Flower Power | Why Blossoms Are Critical to Life on Earth

In 1965, the poet Allen Ginsberg coined the term “flower power.” Boy, was he right

Plants first appeared on land 425 million years ago. These early organisms, members of the kindgom Plantae , reproduced by scattering spores that contained their clones. But these land-based spores weren’t as well suited to surviving the harsh ecosystems of terra firma as their sea-borne predecessors. So plants developed seeds. These plants were conifers — trees like pines, redwoods and junipers. Today, botanists have identified over 280,000 flowering plants.

The earliest known fossil of flowering plant is of Archaefructus liaoningensis (shown here) and is dated to be around 125 million years old. Unfortunately, science does not have a continuous fossil records of flowers, so we don’t know exactly how they evolved. But we do know why they are important. To be sure, flowers don’t just look pretty and smell nice — they are absolutely critical to life on Earth.

The flower’s main function is to spread DNA — to reproduce the individual and the species. And the majority of plant species cannot self-pollinate (that would decrease diversity), and instead rely on such vectors as wind, water, insects, birds, bats and other animals to transfer pollen from one individual to another.

Through the process of photosynthesis, flowers create simple sugars, which feed ants, bees, butterflies, beetles and a whole range of other insects essential to the food chain. Also, without flowers, many plants that are crucial to the Earth’s food supply would become extinct. They are also critical to the changing of seasons and provide critical habitat for a host of microorganisms.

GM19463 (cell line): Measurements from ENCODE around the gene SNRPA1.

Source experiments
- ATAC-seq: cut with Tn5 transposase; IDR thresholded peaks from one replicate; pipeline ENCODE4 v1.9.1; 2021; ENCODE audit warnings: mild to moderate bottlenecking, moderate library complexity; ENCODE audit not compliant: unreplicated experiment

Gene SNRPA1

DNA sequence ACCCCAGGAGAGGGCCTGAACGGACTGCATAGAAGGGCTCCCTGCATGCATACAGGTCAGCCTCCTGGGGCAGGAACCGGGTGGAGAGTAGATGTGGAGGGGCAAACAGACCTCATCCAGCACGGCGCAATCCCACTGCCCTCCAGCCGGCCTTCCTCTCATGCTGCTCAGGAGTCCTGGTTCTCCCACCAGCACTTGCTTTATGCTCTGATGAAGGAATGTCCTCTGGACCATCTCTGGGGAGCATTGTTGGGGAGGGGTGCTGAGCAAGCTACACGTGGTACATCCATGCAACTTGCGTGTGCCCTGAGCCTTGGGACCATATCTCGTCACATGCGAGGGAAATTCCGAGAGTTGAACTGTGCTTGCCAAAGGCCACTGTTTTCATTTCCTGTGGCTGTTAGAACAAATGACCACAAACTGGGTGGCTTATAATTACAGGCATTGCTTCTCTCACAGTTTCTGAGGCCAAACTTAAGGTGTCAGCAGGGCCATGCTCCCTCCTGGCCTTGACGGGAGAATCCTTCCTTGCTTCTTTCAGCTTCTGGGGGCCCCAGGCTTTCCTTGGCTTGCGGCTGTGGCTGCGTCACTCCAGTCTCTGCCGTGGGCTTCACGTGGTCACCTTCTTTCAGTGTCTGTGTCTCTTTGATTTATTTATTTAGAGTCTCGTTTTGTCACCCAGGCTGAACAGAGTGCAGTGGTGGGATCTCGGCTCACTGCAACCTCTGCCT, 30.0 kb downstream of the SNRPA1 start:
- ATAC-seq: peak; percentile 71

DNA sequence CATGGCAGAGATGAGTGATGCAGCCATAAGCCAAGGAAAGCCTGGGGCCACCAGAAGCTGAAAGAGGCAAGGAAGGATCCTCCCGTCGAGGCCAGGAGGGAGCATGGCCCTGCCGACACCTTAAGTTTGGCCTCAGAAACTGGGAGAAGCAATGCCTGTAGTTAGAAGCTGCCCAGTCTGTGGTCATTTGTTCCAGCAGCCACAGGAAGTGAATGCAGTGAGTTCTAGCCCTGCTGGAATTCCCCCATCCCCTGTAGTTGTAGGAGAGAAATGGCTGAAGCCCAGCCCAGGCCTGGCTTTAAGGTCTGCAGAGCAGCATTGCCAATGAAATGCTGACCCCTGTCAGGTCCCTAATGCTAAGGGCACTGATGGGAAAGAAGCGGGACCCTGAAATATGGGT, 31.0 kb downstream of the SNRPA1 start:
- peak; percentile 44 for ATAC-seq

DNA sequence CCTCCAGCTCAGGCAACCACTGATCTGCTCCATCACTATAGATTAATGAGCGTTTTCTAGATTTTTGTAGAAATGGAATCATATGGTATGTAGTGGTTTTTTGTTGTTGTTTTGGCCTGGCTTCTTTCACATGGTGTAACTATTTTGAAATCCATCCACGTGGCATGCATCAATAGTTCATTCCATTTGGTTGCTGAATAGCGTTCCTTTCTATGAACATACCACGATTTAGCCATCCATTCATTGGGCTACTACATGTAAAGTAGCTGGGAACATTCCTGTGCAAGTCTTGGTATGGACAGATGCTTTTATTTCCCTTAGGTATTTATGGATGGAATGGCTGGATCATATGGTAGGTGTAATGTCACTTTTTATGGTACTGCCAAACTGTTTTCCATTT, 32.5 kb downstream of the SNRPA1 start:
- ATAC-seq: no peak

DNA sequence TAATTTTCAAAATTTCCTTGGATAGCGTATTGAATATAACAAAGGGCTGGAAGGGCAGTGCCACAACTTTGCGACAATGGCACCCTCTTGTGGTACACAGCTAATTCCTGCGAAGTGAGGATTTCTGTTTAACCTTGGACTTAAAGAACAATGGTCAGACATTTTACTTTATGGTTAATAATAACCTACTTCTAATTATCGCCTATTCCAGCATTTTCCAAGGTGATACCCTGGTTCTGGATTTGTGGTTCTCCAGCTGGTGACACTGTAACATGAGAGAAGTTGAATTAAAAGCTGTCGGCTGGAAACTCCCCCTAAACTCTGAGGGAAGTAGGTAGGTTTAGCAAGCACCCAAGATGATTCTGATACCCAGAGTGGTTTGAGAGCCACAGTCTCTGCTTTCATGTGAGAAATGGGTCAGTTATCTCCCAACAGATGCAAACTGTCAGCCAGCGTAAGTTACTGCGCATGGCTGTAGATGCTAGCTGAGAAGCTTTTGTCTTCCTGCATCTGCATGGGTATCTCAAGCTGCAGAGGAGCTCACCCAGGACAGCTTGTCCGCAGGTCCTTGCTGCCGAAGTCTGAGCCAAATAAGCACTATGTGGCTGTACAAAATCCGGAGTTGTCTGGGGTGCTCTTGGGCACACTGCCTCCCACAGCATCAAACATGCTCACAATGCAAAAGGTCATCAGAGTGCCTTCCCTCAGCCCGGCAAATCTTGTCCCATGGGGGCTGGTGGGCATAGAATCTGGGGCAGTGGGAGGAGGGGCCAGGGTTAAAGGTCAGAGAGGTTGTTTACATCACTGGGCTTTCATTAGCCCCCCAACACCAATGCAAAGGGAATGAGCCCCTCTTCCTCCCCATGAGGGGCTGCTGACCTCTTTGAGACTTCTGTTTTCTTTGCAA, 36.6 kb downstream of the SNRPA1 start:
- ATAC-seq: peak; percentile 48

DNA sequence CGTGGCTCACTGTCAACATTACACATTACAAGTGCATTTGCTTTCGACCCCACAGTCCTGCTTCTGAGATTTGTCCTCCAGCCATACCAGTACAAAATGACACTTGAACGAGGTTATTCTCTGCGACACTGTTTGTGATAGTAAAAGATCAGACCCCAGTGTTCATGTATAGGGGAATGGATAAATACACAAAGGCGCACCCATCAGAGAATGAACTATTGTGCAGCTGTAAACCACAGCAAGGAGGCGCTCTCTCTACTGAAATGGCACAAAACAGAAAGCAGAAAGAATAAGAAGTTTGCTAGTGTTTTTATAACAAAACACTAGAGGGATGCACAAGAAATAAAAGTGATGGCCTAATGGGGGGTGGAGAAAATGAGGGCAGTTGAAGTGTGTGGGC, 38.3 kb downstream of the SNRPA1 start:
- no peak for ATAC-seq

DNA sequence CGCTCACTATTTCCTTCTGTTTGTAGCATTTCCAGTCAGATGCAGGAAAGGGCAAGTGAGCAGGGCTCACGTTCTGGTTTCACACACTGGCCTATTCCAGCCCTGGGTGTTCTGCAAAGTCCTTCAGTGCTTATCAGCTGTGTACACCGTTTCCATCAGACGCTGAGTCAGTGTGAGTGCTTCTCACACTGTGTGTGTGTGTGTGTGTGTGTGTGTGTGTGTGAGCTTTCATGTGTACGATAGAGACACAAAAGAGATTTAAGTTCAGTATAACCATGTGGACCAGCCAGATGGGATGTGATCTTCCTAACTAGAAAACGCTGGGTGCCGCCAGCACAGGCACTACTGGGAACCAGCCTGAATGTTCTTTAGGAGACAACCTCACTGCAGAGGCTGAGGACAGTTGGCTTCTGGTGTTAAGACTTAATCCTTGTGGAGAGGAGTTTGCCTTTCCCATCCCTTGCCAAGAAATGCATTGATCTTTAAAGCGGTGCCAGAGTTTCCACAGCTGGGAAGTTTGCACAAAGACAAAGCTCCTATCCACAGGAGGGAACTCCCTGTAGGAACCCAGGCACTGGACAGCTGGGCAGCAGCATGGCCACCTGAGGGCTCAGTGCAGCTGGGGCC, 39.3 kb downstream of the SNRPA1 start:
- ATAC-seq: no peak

But outside of their biological and ecological importance, flowers also impact the emotional lives of Homo sapiens . According to “An Environmental Approach to Positive Emotion: Flowers,” a 2005 study conducted by Jeannette Haviland-Jones, director of the Human Development Lab at Rutgers University, and published in the journal Evolutionary Psychology , “flowers have immediate and long-term positive effects on reactions, mood, social behaviors and even memory for both males and females.”

Haviland-Jones found that women who received flowers reported “more positive moods 3 days later,” and that a flower given to either gender in an elevator “elicited more positive social behavior than other stimuli.”

“Flowers are rewarding because they have evolved to rapidly induce positive emotion in humans, just as other plants have evolved to induce varying behavioral responses in a wide variety of species leading to the dispersal or propagation of the plants,” says Haviland-Jones.

Her research adds credence to what the Buddha asserted in the 5th century BCE: “If we could see the miracle of a single flower clearly, our whole life would change.”

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